Thatcher hoped to conclude a bilateral agreement with Dublin that would strengthen security while recognising the „Irish dimension“: the historical and cultural relations between the Republic and Northern Ireland. By recognising these Irish ties and granting Dublin an advisory role in Northern Ireland, without relinquishing British sovereignty, Thatcher hoped to attract moderate nationalists to the six counties. The deal was rejected by Republicans because it confirmed Northern Ireland`s status as a member of the United Kingdom. The Commissional Irish Republican Army (IRA) continued its violent campaign and did not support the deal. Sinn Féin President Gerry Adams denounced the deal: „formal recognition of the division of Ireland. [is] a disaster for the nationalist cause. [it] far outweighs the powerless advisory role that has been assigned to Dublin.  On the other hand, the IRA and Sinn Féin claimed that the concessions made by Britain were the result of its armed campaign which gave political recognition to the SDLP.  Brian Feeney of the SDLP proposed that the 1986 agreement speed up Sinn Féin`s decision to abandon the abstention of the Republic Oireachtas.  What happened next was a decade of lost years and drifted towards unionism. Molyneaux and Paisley sulked and groaned, clinging to the idea that the deal was going to unravel on its own. No new strategy or policy was proposed, leading to a situation in which Peter Robinson and David Trimble thought Northern Ireland was in danger of falling out of the „window“.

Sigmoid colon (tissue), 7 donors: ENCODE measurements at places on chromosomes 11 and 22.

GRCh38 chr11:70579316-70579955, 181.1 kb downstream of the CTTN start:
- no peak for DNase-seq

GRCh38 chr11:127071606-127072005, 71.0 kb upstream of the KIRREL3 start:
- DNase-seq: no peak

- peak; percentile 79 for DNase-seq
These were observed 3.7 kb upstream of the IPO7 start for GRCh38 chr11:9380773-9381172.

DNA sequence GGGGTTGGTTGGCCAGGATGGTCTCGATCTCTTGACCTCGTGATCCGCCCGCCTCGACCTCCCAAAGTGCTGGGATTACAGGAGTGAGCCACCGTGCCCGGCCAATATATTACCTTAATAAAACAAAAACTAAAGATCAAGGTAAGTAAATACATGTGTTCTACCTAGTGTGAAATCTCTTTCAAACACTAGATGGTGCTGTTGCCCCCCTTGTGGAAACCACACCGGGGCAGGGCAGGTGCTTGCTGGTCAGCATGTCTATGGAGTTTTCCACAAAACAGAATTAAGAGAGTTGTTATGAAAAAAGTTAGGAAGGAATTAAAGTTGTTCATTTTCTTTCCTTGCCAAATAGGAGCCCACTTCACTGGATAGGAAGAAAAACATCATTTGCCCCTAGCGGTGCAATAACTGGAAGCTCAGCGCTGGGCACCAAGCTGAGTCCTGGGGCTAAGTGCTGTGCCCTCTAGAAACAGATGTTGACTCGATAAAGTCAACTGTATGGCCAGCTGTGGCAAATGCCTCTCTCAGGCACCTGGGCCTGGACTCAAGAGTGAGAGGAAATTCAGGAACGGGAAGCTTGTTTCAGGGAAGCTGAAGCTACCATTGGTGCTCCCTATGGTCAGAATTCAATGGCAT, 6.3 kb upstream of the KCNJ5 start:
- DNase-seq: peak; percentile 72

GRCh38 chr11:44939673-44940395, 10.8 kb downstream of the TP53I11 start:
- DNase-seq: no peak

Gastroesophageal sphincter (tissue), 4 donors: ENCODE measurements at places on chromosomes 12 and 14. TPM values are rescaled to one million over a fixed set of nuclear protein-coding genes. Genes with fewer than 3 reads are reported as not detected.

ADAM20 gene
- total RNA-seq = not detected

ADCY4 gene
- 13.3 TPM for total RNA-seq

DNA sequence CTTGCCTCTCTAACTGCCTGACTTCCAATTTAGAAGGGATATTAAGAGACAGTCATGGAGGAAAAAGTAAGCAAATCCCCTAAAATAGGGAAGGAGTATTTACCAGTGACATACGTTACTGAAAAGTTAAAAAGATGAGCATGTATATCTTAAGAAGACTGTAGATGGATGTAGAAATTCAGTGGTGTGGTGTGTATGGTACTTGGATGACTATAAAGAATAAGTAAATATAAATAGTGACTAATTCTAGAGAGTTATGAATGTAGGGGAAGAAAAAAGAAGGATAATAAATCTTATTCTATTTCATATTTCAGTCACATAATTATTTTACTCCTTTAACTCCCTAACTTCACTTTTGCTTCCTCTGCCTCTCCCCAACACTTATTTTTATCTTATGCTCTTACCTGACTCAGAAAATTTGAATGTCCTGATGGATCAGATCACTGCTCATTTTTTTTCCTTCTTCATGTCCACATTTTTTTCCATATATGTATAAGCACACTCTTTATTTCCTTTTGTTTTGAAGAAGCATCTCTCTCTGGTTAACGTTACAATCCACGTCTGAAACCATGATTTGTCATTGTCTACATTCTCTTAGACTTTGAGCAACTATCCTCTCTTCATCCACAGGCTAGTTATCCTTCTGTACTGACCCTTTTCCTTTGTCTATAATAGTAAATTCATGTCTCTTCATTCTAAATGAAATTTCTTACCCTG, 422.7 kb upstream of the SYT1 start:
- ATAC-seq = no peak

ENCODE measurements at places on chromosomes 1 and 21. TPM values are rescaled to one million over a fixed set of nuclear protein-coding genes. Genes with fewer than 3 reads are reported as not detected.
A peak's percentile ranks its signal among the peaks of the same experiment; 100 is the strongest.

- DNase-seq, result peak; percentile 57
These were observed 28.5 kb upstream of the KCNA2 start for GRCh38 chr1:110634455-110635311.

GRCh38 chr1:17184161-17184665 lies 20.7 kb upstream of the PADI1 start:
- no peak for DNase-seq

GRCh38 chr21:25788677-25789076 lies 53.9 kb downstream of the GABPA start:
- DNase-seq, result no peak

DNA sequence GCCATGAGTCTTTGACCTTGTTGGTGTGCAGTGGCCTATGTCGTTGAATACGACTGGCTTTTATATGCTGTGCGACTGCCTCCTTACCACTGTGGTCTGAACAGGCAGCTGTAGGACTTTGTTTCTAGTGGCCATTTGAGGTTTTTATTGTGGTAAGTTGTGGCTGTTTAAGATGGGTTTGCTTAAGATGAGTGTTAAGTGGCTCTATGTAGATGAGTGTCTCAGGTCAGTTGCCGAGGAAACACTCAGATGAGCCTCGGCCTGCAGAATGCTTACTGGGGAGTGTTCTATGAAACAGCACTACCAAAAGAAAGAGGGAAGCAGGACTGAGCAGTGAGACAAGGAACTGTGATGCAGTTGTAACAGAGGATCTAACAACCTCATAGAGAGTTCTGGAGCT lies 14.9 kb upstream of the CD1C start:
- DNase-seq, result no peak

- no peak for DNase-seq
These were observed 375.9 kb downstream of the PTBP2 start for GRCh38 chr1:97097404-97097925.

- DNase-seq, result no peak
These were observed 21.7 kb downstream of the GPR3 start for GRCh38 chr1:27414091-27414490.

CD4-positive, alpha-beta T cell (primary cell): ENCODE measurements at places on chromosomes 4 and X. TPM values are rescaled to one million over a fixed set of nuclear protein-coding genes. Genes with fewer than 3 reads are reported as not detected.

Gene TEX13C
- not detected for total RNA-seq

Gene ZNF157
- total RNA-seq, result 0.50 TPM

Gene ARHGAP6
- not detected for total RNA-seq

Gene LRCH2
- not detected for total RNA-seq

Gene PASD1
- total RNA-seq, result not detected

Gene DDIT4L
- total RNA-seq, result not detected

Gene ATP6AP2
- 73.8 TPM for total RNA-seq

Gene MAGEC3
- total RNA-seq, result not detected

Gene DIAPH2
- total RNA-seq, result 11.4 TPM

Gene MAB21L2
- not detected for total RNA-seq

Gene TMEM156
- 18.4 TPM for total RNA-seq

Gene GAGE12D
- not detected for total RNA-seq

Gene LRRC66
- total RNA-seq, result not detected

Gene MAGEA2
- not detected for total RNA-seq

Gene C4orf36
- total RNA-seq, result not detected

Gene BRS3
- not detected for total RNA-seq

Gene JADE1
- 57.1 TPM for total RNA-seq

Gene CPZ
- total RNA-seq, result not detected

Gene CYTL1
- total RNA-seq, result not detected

One of them, Enoch Powell, accused Mrs Thatcher of „treason“ the day before the deal was signed. The British House of Commons voted in favour of a request for approval of the agreement by a majority of 426 (473 in favour and 47 against, the largest majority during Thatcher`s term). The majority of the Conservative Party voted in favour (although there were a few Unionist MPs within the party who opposed it), as well as the Labour Party and the Liberal Alliance-SDP. Of Northern Ireland`s main parties, only the Nationalist Democratic and Labour Party (SDLP) and the Inter-Community Alliance supported the deal. The admission is particularly striking because dr. Paisley in 1987, just two years after the deal, publicly repressed peter Robinson, then deputy — which led to Mr Robinson`s resignation as an MP for some time – after he and senior UUP officials drafted a report whose central conclusion resembled that of Dr Paisley in 1992. He then expressed concern that the agreement threatened Irish neutrality and risked forcing the Republic of Ireland to accept the British presence in Northern Ireland. Former cabinet minister Tony Benn and Ken Livingstone, then chairman of the Greater London Council, also rejected the deal because they believed Britain should withdraw from Northern Ireland.